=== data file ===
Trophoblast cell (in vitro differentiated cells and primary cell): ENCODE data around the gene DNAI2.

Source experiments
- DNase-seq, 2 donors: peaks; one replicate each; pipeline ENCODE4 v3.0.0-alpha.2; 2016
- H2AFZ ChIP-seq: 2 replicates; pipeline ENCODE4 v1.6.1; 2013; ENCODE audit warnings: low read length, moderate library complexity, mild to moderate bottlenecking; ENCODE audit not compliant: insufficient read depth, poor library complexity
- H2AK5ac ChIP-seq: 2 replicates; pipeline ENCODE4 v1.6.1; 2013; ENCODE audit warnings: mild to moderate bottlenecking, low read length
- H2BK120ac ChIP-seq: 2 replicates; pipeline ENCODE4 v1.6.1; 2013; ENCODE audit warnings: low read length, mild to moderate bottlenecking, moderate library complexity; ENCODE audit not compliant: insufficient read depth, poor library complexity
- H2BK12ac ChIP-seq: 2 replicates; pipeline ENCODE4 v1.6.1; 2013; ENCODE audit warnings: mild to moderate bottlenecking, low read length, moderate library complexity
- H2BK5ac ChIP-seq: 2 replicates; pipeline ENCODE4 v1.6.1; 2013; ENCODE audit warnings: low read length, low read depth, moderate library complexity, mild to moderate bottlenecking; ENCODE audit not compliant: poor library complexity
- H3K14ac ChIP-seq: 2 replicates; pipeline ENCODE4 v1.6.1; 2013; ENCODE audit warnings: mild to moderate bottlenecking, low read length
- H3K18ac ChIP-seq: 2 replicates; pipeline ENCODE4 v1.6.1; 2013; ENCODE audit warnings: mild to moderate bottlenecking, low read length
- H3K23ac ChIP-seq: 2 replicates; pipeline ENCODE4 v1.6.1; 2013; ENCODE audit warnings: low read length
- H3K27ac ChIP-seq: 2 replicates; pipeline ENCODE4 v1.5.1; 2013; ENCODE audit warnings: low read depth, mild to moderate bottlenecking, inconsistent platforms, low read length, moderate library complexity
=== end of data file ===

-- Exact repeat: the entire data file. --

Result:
Trophoblast cell (in vitro differentiated cells and primary cell): ENCODE data around the gene DNAI2.

Source experiments
- DNase-seq, 2 donors: peaks; one replicate each; pipeline ENCODE4 v3.0.0-alpha.2; 2016
- H2AFZ ChIP-seq: 2 replicates; pipeline ENCODE4 v1.6.1; 2013; ENCODE audit warnings: low read length, moderate library complexity, mild to moderate bottlenecking; ENCODE audit not compliant: insufficient read depth, poor library complexity
- H2AK5ac ChIP-seq: 2 replicates; pipeline ENCODE4 v1.6.1; 2013; ENCODE audit warnings: mild to moderate bottlenecking, low read length
- H2BK120ac ChIP-seq: 2 replicates; pipeline ENCODE4 v1.6.1; 2013; ENCODE audit warnings: low read length, mild to moderate bottlenecking, moderate library complexity; ENCODE audit not compliant: insufficient read depth, poor library complexity
- H2BK12ac ChIP-seq: 2 replicates; pipeline ENCODE4 v1.6.1; 2013; ENCODE audit warnings: mild to moderate bottlenecking, low read length, moderate library complexity
- H2BK5ac ChIP-seq: 2 replicates; pipeline ENCODE4 v1.6.1; 2013; ENCODE audit warnings: low read length, low read depth, moderate library complexity, mild to moderate bottlenecking; ENCODE audit not compliant: poor library complexity
- H3K14ac ChIP-seq: 2 replicates; pipeline ENCODE4 v1.6.1; 2013; ENCODE audit warnings: mild to moderate bottlenecking, low read length
- H3K18ac ChIP-seq: 2 replicates; pipeline ENCODE4 v1.6.1; 2013; ENCODE audit warnings: mild to moderate bottlenecking, low read length
- H3K23ac ChIP-seq: 2 replicates; pipeline ENCODE4 v1.6.1; 2013; ENCODE audit warnings: low read length
- H3K27ac ChIP-seq: 2 replicates; pipeline ENCODE4 v1.5.1; 2013; ENCODE audit warnings: low read depth, mild to moderate bottlenecking, inconsistent platforms, low read length, moderate library complexity